All 3D art starts with the basics. You need to get the foundations correct before you can build on them to model accurate figures. The Old Masters knew this, and so do 3D artists working today. Here, expert character modeller Dan Crossland shares his techniques for creating anatomically correct figures.
Want to improve your ZBrush work? Check out these brilliant ZBrush tutorials.
01. Learn to see
It's important to look at the subject you are trying to convey in detail. This means taking some rough notes and doing some quick sketches so you can begin to dissect how best to approach your sculpting.
02. Lay the foundations
Measuring or blocking in is one of the most important stages in the process. This is when you lay out the foundations on which your sculpt will be built. Ensure you look at proportions using accurate reference.
03. Add expression
Adding expressions to your sculpts will make them come alive. This is the point where you can add your personal take on the subject, to add dynamic rhythm and expression to your sculpt.
04. Block in bony landmarks
Look for bony landmarks on the figure, as this will help in the early stages of your sculpt. This is the first area I block in after measuring the placements of the intersections. From here, I tend to wrap muscles in by sculpting with a low-power ClayTubes brush in ZBrush, and then I wrap again following the muscle to its next insertion point.
This is a little like in drawing, when you wrap your shading by following the lines of the form as you go; the same principle applies to sculpting anatomically correct models.
05. Observe and draw
I tend to spend a lot of time drawing in my spare time, as there really is no substitute for learning to see things as they are. Training the eye in this way will really help with your sculpting, especially when using digital sculpting tools like ZBrush. Having a solid foundation in drawing will help you to solve problems more easily as well.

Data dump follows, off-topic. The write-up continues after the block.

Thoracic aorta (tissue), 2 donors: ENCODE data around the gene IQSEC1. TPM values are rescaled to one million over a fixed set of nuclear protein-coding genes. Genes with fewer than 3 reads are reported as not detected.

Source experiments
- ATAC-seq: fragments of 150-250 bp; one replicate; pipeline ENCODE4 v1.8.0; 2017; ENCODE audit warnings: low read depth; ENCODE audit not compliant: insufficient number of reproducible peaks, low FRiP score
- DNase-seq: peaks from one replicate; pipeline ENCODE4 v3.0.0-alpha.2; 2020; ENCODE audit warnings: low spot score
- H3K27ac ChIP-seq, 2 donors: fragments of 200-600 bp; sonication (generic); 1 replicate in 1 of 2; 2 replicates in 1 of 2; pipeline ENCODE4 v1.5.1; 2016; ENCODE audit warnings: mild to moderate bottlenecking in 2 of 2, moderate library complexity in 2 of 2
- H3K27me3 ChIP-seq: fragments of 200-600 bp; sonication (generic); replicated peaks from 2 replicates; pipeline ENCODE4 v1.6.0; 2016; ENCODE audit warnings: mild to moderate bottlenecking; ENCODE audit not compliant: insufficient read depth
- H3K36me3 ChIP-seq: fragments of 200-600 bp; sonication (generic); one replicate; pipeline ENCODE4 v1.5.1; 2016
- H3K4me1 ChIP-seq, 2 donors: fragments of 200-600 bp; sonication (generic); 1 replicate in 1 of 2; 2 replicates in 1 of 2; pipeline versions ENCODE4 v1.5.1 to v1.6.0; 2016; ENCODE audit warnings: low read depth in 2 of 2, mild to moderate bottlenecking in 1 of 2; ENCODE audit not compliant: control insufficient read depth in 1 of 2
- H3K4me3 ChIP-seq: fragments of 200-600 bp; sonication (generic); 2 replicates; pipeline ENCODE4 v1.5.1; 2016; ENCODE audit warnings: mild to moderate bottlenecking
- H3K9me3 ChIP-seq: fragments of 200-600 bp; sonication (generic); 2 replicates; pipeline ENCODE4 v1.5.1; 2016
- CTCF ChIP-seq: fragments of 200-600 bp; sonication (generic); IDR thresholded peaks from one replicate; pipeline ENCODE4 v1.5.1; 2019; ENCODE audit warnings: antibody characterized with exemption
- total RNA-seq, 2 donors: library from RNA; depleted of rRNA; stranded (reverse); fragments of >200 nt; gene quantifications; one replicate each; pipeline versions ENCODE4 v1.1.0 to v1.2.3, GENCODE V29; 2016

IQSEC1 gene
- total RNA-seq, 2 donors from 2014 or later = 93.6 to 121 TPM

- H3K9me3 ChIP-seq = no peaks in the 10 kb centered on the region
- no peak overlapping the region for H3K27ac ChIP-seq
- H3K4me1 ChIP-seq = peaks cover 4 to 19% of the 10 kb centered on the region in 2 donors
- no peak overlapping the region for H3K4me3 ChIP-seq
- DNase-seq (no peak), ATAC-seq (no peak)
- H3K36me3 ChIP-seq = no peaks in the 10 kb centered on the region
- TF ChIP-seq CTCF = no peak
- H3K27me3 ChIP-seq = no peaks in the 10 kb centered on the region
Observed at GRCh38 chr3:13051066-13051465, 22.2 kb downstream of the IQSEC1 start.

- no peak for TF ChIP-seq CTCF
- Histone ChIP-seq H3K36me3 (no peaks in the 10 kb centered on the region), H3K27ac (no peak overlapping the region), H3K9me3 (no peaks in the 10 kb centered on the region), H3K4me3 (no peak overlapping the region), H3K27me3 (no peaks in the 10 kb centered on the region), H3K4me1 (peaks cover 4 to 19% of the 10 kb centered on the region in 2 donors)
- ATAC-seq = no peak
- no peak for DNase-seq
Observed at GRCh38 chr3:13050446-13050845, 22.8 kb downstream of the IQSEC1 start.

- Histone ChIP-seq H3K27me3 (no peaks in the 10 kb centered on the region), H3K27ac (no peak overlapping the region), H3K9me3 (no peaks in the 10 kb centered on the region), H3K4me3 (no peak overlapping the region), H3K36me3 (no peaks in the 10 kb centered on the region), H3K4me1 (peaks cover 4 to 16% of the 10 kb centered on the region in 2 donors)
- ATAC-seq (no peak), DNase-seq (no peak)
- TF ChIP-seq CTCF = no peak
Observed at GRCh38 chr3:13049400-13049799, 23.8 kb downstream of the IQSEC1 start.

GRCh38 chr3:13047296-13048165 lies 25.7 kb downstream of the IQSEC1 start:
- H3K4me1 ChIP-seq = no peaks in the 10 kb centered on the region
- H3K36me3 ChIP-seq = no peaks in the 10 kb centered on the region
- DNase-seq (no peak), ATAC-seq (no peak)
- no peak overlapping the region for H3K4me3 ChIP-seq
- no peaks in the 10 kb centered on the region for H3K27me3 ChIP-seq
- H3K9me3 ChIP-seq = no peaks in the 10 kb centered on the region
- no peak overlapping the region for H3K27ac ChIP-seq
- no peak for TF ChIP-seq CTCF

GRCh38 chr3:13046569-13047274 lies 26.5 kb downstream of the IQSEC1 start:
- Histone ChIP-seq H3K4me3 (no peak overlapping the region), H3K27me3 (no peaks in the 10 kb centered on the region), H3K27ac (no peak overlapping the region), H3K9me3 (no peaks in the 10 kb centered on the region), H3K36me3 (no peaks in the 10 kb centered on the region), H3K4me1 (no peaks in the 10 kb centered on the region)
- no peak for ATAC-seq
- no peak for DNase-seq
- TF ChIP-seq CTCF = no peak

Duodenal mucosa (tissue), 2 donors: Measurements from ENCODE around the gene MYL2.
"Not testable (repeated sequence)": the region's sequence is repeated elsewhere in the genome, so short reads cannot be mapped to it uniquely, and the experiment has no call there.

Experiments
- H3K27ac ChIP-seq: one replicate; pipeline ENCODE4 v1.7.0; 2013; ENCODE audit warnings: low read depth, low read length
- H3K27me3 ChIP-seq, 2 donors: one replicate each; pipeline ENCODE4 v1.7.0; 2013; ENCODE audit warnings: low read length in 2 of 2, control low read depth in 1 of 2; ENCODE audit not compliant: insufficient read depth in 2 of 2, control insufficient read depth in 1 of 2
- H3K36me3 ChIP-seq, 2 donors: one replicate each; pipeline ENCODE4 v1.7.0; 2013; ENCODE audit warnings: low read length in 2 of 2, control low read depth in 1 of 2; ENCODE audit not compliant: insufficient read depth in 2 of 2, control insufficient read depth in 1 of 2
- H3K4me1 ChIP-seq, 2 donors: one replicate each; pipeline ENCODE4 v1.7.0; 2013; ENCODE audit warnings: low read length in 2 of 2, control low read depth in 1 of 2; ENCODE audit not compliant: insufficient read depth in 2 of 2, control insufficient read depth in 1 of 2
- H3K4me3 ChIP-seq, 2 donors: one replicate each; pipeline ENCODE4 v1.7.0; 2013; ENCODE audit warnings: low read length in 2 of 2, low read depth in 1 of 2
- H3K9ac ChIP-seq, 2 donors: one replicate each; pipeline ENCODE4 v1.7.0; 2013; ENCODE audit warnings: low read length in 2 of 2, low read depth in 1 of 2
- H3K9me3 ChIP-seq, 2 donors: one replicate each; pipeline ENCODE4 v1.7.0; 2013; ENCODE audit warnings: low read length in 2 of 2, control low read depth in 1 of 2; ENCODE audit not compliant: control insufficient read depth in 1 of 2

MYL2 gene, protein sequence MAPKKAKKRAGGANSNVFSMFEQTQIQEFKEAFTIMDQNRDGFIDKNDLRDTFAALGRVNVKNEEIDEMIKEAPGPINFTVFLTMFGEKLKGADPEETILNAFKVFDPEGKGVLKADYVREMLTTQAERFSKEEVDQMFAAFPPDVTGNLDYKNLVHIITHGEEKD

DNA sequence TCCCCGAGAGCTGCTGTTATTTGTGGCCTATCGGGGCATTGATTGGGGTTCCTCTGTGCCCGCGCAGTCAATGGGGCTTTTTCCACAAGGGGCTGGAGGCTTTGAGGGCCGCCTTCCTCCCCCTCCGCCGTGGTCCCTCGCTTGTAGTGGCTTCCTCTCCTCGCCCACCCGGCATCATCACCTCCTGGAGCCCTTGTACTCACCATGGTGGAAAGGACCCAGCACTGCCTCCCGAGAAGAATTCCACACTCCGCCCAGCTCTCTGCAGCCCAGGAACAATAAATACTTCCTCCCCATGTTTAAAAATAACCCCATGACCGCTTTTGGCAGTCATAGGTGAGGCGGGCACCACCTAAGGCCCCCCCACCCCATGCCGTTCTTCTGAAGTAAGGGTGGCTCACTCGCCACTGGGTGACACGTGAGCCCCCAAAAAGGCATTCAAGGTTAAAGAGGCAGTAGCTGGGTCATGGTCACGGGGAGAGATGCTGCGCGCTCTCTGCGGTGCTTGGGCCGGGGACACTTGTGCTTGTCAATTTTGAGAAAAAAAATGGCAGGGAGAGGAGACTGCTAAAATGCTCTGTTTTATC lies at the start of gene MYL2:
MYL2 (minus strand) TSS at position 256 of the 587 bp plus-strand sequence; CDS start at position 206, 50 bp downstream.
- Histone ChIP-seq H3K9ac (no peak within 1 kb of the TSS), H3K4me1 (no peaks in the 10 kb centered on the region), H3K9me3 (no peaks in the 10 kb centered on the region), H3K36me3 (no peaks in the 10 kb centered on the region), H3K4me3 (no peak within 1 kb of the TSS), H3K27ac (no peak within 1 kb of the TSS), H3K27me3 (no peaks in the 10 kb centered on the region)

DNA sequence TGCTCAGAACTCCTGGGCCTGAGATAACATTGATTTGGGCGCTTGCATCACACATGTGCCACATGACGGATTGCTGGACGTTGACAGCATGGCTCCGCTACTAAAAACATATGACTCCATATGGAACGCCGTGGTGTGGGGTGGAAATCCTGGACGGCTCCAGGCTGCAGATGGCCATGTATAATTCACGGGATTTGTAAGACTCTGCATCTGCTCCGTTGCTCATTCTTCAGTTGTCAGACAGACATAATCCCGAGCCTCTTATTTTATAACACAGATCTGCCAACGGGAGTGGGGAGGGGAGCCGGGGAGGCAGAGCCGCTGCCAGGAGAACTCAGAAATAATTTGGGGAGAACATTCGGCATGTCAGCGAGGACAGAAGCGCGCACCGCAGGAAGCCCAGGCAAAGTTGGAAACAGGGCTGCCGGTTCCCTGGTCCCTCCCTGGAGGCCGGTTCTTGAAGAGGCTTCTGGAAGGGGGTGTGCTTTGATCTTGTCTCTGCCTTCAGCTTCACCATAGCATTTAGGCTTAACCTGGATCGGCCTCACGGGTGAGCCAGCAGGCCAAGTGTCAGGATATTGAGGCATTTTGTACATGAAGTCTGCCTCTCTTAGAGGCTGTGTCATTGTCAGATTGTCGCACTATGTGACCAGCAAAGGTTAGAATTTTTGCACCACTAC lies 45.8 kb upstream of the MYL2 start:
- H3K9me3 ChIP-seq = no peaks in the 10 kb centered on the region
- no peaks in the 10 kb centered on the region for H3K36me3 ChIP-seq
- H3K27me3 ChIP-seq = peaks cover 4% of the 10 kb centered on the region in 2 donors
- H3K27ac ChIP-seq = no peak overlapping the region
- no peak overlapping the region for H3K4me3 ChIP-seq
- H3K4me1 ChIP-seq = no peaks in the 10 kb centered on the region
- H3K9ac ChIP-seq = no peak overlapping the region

06. Take a break
Taking a break helps me. If I have been struggling with a region of the sculpt I leave it for a while, and then when I come back I can usually see what I need to do. By contrast, slogging through can make the work feel unnatural and laboured, and that's not what you want when you're trying to make something look convincing.
07. Study lighting
Looking at lighting and different lighting setups will inform you how much depth something has, how much a shape bulges or how flat an object appears. Studying lighting is the key, so moving your lighting setup around as you sculpt will help refresh your perception of the sculpt and gives you a more accurate end result.
08. Traditional approach
ZBrush has many helpful options and brushes, but I still sculpt using five firm favourites. If you limit yourself to your favourite tools, you'll find that what works for you in the early days of learning will guarantee success later on. The Old Masters used the same philosophy, limiting their colour palette until they had mastered them.
09. Gestures and balance
Rhythms and the gestures of the figure are important. You must learn to look at the flow running through the figure and make sure it is balanced and the weight is distributed correctly for the pose you are sculpting.
10. Applied knowledge
Practising consistent anatomy is very important, particularly with regards to the face. Make sure you practise. Reading also helps, but it means little unless it's applied in practice. It's good to know the muscle names, but not as important as sculpting them until you know how they should look in any pose and body shape.
By using Kickstarter, 3DTotal was able to make its Anatomical Collection: Male Figure a reality. The funding goal was £1,500 and the project managed to get £24,662, proving that affordable accurate anatomical reference is in high demand.
"This was our first resin-model project here at 3DTotal; we learned a lot along the way," says 3DTotal's studio manager and editor Lynette Clee, adding: "We had quite a few problems to overcome, including dealing with seams, getting the best shade of grey for artistic purposes, and ensuring the resin wasn’t too shiny. We got there in the end!"
Once completed, the model was printed as a high-quality statue by Ownage and shipped to the US casting company for moulding.
You can buy the model from 3D Total, or email the team at email@example.com for order details.
Words: Dan Crossland
Dan Crossland creates CG models, textures and FX for films, games and TV. He’s senior character artist at Ninja Theory. This article originally appeared in 3D World issue 176.